everything has its time

Ive heard some pretty pessimistic stuff lately, and I wish to allay any fears regarding the state of the world. First, I read an article citing a study predicting the extinction of all fish species (except jellyfish, although theyre technically cnidarians) by 2048, if I recall correctly. Then, I saw a paleontologist on The Colbert Report who said that man could be going extinct (this point was also raised in my ecology class).

There are several reasons that neither of these issues is either real, or a problem. Regarding the fish, who needs em? Look, if the fishing industry wasnt tossing chum at me left and right trying to get me to eat sushi or, worst of all, caviar, maybe fish would have a chance. But as it stands, theyre dragging up all kinds of disgusting stuff that should remain down there creating ecologically-diverse ecosystems so stuff thats not so disgusting can flourish. Regardless, if the fishing industry doesnt see fit to change their methods, Ill be fine without fish as an option for dinner. They smell terrible, theyre entirely too healthy, and they just dont taste that good. It would be a shame to not have any killer shark or boy riding whale movies though.

So what about mans impending extinction? Man has been dominating this planet for as long as I can remember (and, apparently, as long as recorded history can remember), so I think weve learned a thing or two about existing. Mans population is continuing to grow on a global level, increasing ~1.3% per year. Though this is down from ~2.1% growth between 1965 and 1970, were becoming more stable and itll actually be a good thing when fertility equals mortality. Of course, being a religious man, Ive got to believe that were going to be around here long enough to get whats coming to us, but even those who dont subscribe to such beliefs can look at the numbers and see that were not declining. Like any species, were being held in check by natural devices (disease, war, natural disaster, etc.), but anyone who thinks were being wiped out needs to consider the size of the average Mexican family.

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5 comments to everything has its time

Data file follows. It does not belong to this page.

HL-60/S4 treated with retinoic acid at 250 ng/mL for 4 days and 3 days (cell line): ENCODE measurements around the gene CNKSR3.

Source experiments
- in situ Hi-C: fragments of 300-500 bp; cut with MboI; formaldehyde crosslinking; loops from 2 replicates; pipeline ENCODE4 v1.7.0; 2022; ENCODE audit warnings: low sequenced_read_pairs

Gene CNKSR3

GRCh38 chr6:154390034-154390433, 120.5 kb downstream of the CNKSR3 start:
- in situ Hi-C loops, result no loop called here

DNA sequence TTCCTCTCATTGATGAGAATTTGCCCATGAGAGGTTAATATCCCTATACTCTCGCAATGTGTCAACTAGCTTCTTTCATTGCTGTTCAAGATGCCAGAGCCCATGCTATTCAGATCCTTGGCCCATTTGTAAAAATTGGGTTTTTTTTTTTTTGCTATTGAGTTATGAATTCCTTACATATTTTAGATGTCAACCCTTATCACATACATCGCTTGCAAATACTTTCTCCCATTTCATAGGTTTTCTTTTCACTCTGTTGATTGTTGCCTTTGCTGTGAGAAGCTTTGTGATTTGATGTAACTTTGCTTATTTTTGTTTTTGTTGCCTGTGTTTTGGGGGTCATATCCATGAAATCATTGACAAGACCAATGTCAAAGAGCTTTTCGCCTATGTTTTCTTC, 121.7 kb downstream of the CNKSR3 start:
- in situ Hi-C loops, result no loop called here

• Trey

    I heard a pretty interesting application (theory by a completely unqualified guy to make the theory) of Moores Law (That thing which states that in more words processors get twice as fast every 18 months.) He applied it to other real world fields of study (ie medicine was the most interesting), by pointing out that life expectancy was beginning to follow the trend of Moores Law (he had a bit of evidence, but it was kind of inconclusive). Which seems OK, until you realize that eventually life-expectancy would be growing by more than 1 year/year. Therefore, everyone born after a certain year would live forever. This could be problematic if it worked, because it begins to interfere with life. (Which in the end was his implied point: Moores Law will eventually taper off when it interferes with life.) Guys name is Ray Kurzweil.

  • Moores Law always struck me as a load of crap. How it got the designation law is baffling. Its just a random assertion that companies have fought to prove true over the years.

  • Trey

    Its more than an assertion. At very least its a theory. Over the last 30 years it has been followed almost to a T, even though we are ahead of the curve currently. There are a lot of stipulations that arent thought of most of the time. It is possible to make a processor now that would be astronomically fast, have tons of cache memory on it, multiple core, the works, etc. There just happens to be another stipulation to Moores Law that accounts for the price. There is a lot to it, but it is an interesting theory.

  • Its something he came up with based on an observation of current trends - seems assertive to me. Like you said, were the ones making it hold true. For that reason, its designation as a law seems skeptical to me, since it could easily be broken by over- or underachieving.

    A theory would be an explanation for the trends. Simply saying that theyre explained by summarizing the trends doesnt really theorize anything. Evolution, cells, and even the germ basis for disease are all still technically theories, despite overwhelming evidence on their behalf. It seems unfair for Moores observation to be more credible than those. But yes, interesting nonetheless.

  • Trey

    Haha, yeah. Anything 30 years old in almost every field is considered new. However, in computer science, 30 years ago was just the beginning